14 December 2020
Locals will have noticed that the Masterton Saleyards have not operated since the first COVID-19 lockdown in March 2020. The lockdown resulted in the cancellation of the weaner fairs and subsequently with no saleyards operating under Alert Levels 4 and 3, the co-owners, PGG Wrightson Limited* (PGW) and Carrfields Livestock Limited (Carrfields), felt it was time to assess the future of this long standing Wairarapa livestock selling centre.
Having considered all the options PGW and Carrfields are pleased to announce that jointly they have agreed to, and the respective Boards have approved, a capital investment to right size and upgrade the Masterton Saleyards.
Peter Newbold, General Manager Livestock for PGW, and Donald Baines, General Manager Livestock for Carrfields, said “this recognises the importance of the selling centre to the farmers in Wairarapa, and we pleased to announce this upgrade.”
The upgrade will include installing a new effluent and storm water system that will meet consent requirements, plus an upgrade of the selling centre rostrum and associated walkways. Given lower overall stock numbers being sold through the saleyards, areas no longer required will be demolished, but there will still be more than enough capacity to meet demands in the foreseeable future.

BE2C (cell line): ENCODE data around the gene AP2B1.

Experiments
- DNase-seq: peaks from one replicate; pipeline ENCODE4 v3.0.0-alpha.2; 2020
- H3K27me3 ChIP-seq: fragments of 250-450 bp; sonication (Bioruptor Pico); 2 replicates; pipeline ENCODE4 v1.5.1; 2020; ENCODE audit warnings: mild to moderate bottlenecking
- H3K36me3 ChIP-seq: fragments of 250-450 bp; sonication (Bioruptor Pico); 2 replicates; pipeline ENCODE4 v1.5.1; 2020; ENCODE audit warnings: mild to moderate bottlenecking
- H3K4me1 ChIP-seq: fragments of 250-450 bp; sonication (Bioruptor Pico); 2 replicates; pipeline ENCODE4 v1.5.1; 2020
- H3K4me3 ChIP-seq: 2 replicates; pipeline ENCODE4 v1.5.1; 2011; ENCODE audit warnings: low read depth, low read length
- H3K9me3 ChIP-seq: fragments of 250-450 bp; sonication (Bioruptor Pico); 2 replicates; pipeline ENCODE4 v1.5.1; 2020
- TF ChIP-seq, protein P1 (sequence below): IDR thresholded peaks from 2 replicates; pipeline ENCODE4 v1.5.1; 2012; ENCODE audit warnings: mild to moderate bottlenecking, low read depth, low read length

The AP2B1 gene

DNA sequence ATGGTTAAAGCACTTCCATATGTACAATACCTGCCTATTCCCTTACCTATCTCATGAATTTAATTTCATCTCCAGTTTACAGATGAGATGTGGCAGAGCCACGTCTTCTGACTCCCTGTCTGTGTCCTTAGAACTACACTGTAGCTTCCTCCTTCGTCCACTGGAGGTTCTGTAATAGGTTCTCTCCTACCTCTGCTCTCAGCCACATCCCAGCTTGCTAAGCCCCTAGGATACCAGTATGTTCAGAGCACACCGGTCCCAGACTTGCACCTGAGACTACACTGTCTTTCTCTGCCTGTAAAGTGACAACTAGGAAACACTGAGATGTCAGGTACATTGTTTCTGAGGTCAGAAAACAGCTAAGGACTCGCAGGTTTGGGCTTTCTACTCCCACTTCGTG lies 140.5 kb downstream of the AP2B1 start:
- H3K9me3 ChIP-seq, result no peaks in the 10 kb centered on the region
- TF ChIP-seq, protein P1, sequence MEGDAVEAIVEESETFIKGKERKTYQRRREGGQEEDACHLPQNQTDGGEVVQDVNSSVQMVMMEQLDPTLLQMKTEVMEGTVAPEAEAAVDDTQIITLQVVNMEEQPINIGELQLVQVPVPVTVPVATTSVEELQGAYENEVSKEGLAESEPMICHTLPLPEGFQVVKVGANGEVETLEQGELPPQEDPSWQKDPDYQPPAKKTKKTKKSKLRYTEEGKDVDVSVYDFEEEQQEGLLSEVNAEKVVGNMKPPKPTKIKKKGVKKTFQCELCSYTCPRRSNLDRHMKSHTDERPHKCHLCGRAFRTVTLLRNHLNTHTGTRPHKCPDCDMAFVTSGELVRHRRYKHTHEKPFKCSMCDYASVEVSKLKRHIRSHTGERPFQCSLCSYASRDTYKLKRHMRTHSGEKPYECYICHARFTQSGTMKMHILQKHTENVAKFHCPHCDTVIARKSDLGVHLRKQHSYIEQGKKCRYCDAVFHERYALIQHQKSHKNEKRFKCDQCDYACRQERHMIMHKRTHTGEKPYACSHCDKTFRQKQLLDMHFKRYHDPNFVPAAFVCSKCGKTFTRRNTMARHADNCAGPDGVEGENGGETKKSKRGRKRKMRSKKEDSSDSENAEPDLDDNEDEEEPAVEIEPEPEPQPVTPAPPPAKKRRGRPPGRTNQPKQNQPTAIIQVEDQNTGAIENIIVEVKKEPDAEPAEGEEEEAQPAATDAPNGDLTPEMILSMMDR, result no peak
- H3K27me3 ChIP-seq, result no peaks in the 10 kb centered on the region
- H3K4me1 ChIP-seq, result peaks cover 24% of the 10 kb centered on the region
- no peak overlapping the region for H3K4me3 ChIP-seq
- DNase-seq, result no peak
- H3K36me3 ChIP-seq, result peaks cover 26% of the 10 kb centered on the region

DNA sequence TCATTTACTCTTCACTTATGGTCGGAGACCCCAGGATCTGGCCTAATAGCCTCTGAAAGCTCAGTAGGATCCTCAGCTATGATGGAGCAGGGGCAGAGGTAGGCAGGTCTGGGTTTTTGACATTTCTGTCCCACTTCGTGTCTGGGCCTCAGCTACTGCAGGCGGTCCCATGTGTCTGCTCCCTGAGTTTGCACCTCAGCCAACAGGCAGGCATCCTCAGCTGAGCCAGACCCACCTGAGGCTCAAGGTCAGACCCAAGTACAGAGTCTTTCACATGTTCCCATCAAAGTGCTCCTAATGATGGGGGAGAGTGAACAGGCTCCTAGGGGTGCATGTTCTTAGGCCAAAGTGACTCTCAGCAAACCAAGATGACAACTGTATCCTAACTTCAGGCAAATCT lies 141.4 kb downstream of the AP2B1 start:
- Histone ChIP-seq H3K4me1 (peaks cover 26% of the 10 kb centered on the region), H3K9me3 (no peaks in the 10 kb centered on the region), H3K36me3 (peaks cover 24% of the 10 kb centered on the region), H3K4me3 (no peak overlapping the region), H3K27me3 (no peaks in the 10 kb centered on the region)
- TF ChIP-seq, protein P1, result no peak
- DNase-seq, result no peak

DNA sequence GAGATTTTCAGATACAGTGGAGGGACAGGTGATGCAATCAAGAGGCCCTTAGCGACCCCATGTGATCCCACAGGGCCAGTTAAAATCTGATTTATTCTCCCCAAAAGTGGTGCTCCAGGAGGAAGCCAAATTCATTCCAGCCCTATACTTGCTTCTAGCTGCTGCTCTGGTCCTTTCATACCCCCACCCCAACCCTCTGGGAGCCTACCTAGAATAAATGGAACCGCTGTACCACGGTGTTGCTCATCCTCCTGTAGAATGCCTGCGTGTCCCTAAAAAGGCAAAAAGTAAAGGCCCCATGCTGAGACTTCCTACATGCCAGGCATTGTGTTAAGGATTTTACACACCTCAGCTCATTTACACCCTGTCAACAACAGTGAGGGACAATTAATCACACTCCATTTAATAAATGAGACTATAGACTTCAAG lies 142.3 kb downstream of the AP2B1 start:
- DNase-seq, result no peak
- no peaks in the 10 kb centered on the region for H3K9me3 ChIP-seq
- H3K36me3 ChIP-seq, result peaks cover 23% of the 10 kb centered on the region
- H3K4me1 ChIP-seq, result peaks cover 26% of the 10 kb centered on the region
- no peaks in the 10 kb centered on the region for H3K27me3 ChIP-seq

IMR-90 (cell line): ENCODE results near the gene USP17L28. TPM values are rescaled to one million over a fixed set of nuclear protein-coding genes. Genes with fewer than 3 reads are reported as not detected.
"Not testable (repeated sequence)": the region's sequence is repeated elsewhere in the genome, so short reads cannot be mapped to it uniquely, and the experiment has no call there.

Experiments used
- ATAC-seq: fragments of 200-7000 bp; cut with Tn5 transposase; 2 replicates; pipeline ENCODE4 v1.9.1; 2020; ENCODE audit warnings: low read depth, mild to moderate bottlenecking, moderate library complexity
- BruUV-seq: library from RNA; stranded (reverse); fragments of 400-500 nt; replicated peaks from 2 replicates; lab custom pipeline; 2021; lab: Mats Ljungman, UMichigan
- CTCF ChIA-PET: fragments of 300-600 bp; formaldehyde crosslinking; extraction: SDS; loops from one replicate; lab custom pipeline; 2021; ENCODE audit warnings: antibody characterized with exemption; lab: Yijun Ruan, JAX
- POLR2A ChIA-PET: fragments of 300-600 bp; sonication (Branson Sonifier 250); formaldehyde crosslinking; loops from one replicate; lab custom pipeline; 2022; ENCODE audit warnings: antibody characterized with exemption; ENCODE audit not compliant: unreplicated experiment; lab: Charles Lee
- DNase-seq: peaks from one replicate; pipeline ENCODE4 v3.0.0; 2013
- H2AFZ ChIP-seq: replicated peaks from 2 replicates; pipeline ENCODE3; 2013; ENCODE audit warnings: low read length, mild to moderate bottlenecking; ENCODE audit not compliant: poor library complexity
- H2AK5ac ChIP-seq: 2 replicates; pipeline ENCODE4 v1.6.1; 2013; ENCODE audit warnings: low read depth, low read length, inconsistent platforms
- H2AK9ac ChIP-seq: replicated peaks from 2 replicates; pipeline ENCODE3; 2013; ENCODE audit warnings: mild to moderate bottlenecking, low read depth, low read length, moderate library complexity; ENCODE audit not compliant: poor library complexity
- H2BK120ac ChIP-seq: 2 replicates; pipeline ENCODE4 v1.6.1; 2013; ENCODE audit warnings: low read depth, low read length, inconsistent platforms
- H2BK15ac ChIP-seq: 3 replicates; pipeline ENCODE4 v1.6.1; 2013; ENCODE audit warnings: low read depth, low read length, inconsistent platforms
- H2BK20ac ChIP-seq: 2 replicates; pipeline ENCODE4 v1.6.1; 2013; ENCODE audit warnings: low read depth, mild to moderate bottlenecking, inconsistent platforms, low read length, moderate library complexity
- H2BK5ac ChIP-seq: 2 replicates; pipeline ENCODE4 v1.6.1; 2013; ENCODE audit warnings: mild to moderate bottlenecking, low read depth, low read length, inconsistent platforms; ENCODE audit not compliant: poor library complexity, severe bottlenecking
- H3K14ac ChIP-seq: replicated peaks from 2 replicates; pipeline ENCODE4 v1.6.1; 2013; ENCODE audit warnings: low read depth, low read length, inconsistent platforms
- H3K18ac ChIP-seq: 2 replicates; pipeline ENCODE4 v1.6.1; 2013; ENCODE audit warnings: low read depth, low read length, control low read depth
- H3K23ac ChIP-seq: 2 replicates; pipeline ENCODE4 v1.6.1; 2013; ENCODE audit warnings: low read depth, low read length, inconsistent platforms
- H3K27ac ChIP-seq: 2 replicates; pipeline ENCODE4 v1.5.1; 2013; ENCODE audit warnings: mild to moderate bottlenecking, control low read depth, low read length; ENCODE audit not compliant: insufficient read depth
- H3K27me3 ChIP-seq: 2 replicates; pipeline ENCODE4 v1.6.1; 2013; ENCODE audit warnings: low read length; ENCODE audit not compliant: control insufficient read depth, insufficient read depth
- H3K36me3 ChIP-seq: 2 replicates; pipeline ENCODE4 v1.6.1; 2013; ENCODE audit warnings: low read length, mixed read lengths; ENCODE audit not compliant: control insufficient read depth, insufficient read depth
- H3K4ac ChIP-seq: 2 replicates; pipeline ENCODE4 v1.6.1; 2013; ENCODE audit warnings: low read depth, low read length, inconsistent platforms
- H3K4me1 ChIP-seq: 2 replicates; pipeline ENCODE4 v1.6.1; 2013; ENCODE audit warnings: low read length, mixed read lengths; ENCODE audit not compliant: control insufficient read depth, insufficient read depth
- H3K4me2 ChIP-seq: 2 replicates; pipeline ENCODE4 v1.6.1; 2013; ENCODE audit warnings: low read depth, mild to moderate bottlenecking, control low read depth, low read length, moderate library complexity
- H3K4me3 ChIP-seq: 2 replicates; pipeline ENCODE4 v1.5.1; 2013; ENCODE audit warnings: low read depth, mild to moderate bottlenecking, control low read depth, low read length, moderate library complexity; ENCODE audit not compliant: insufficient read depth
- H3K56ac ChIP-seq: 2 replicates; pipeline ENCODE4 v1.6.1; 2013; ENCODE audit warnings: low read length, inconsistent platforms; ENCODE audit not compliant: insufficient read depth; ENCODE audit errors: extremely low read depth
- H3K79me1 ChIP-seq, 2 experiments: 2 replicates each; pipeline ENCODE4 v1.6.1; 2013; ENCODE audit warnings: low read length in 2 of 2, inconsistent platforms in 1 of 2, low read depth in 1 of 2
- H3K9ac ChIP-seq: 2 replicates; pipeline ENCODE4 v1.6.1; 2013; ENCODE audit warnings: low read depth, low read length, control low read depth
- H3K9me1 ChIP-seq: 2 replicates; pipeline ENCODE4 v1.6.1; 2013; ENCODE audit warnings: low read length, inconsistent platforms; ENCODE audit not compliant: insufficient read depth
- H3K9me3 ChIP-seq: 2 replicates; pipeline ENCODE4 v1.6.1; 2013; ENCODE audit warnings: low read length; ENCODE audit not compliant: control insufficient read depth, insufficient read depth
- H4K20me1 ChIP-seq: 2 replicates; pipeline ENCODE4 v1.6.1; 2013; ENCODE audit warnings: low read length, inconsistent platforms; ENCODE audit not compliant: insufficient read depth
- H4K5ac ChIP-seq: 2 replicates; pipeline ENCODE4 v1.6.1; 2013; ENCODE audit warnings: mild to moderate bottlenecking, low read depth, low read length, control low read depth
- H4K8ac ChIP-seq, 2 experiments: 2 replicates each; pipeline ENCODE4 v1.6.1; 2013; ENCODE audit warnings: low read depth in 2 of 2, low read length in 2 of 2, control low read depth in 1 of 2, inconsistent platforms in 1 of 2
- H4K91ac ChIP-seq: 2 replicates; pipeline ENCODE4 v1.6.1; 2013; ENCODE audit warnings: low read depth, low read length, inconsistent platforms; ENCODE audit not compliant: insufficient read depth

Work commenced at the saleyards in early December and all things going to plan sheep sales should commence early in the new year.
All media enquiries to:
Peter Newbold, General Manager Livestock, PGG Wrightson Ltd
027 484 5964
Donald Baines, General Manager Livestock, Carrfields
027 328 8781
*All references to PGG Wrightson Limited or the Group refer to the Company, its subsidiaries and interests in associates and jointly controlled entities
04 December 2020
Callum Stewart, PGG Wrightson's National Genetics Manager, joins Mark Leishman on Country TV with an update on current market trends for genetics and livestock.
21 December 2020
This week The Country's Jamie Mackay is joined by PGG Wrightson's Grant Edwards to look at the wool market this month and wrap up the wool report for 2020.
Mackay said it has been a disastrous year for wool growers. Edwards agreed and added that they've had a tough finish for the year.
The formation of the Strong Wool Action Group had been able to aid the industry, with every dollar invested into the group, leveraging NZ$4 out of The Ministry for Primary Industries (MPI), Edwards said.
Mackay asked why wool had been more adversely affected by Covid-19 compared to other primary sectors.
Edwards said a lot of New Zealand wool products ended up in retail stores overseas, and this had been greatly impacted with limited import and export opportunities.
However, there was a bright cloud on the horizon in 2021 as access to the Covid-19 vaccine was expected, Mackay said.
Mackay asked if we got on top of Covid-19 in the next 6-12 months, would there be growth in the wool industry. Edwards acknowledged that the current climate was not sustainable, particularly for stand-alone wool or crossbreed wool.
Edwards remained confident that when the world woke up to how great a product wool was, then there will be a massive turn around in the market.
Mackay wished the market well for 2021.